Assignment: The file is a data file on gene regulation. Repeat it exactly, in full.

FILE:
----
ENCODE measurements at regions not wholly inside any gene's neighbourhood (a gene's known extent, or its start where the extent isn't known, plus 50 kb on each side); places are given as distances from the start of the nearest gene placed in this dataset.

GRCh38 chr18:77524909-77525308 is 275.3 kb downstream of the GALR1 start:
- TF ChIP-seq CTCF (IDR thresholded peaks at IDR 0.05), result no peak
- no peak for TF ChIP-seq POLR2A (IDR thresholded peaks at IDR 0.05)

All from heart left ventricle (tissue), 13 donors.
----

ENCODE measurements at regions not wholly inside any gene's neighbourhood (a gene's known extent, or its start where the extent isn't known, plus 50 kb on each side); places are given as distances from the start of the nearest gene placed in this dataset.

GRCh38 chr18:77524909-77525308 is 275.3 kb downstream of the GALR1 start:
- TF ChIP-seq CTCF (IDR thresholded peaks at IDR 0.05), result no peak
- no peak for TF ChIP-seq POLR2A (IDR thresholded peaks at IDR 0.05)

All from heart left ventricle (tissue), 13 donors.